Exactly. To some people or groups “playing the game” includes coming together with friends, chatting, eating snacks, drinking beer, etc. and that is the reason they all come together. Each table has its own kind of culture or way that games are played. For some game-night is very technical and rule focused, for others it’s a very social thing, with a bunch of little small traditions baked in.
In that way, game night can be a reward unto itself. It means hanging out with friends, which, as a person over 30 years old, I must say, is a hard thing to achieve, with all the carriers and babies and duties etc.
I agree that goals in a game aren’t a bad thing at all, but achieving the goal isn’t necessarily the reward, the journey towards it, together is. At least in some groups.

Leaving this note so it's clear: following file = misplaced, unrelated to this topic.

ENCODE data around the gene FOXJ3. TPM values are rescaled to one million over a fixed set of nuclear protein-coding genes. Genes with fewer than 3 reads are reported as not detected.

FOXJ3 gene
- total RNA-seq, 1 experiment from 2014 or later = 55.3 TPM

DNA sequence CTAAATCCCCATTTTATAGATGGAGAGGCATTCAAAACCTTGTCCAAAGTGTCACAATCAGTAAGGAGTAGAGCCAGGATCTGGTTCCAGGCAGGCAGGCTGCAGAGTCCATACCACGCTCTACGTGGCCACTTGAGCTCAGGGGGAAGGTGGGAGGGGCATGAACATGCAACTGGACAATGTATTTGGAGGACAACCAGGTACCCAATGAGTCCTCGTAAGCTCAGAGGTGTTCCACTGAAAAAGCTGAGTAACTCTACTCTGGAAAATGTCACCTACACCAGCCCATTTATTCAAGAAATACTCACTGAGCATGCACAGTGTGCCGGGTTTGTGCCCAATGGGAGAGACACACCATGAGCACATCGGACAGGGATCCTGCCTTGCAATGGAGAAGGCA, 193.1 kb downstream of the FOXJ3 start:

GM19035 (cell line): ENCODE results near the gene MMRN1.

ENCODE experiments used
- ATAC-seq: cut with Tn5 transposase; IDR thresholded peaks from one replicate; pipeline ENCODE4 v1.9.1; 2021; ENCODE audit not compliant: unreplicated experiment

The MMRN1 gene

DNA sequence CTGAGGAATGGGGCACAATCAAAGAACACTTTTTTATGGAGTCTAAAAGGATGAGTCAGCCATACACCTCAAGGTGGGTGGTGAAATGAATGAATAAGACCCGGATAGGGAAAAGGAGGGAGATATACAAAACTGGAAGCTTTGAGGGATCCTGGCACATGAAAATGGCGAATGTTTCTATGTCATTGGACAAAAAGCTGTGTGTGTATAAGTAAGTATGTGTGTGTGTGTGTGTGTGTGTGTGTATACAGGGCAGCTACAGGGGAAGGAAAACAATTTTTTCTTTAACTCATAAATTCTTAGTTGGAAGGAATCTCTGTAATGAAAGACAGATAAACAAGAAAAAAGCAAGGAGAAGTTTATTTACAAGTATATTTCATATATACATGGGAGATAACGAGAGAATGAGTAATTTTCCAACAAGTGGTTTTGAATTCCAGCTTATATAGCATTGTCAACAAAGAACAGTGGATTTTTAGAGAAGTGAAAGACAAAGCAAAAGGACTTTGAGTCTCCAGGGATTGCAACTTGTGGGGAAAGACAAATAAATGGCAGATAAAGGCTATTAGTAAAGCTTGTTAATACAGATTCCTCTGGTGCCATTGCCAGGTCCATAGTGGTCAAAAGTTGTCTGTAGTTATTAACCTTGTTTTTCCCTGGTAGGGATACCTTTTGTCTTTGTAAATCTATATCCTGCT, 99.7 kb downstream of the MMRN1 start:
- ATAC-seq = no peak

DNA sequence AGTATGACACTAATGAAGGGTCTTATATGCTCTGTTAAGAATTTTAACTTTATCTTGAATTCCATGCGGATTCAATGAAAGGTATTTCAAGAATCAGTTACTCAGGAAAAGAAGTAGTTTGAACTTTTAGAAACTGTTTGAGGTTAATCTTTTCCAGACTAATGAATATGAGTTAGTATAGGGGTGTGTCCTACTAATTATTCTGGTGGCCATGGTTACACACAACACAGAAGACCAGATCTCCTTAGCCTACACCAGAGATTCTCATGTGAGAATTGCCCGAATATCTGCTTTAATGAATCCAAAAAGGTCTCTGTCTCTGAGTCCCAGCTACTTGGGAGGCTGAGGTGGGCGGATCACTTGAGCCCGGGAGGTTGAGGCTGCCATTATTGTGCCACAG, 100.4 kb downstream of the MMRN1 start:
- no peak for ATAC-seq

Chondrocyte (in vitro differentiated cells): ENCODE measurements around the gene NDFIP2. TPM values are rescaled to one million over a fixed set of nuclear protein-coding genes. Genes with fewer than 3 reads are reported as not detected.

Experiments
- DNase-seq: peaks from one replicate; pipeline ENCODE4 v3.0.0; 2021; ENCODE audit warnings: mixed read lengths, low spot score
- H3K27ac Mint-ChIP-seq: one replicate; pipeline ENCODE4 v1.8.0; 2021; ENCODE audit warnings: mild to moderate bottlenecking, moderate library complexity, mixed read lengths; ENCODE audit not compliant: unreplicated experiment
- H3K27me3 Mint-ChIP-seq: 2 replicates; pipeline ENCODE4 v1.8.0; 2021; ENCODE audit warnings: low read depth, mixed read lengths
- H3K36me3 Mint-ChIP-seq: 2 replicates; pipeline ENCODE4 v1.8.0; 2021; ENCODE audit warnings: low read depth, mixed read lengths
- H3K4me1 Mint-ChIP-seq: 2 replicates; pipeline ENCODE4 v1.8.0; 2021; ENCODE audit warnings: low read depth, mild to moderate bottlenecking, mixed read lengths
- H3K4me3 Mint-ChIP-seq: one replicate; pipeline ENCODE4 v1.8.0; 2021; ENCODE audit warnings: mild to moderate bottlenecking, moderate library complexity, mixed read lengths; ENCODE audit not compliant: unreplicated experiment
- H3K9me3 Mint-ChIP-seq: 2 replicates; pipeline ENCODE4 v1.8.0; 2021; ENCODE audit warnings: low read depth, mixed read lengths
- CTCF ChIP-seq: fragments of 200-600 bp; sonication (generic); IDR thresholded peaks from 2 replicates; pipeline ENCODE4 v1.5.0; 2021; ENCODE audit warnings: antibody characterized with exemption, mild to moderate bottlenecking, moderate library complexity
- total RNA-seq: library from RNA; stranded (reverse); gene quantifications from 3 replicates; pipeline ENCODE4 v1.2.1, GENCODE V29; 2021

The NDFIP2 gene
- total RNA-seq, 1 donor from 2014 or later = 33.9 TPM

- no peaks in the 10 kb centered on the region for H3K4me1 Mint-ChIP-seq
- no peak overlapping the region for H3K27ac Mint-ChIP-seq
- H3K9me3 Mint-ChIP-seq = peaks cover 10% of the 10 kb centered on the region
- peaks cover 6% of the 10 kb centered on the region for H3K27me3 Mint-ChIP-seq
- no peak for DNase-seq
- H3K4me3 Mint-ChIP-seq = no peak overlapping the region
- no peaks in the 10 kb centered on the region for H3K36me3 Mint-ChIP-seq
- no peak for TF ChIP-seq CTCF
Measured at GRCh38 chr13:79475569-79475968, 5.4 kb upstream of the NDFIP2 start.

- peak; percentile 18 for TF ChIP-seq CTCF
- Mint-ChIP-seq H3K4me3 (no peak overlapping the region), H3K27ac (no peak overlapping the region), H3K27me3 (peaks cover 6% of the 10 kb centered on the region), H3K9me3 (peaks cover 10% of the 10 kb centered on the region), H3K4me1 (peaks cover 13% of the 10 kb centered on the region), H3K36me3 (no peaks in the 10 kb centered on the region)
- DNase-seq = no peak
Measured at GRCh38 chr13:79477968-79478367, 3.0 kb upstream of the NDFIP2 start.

The idea of just letting the fun emerge and seeing that as the reward to play is put here as a challenge. I don’t think games need to abandon any reward structure, because there’s a type of fun to be had in achieving the thing you set out to do. But this challenge, I think, makes you consider, or think, if it could be possible having fun together consistently without a baked in reward system.
I think with story games specifically, whatever you do, story will likely emerge on its own, regardless of wether or not it’s mechanically rewarded, because it’s rewarded by the fun you have doing it.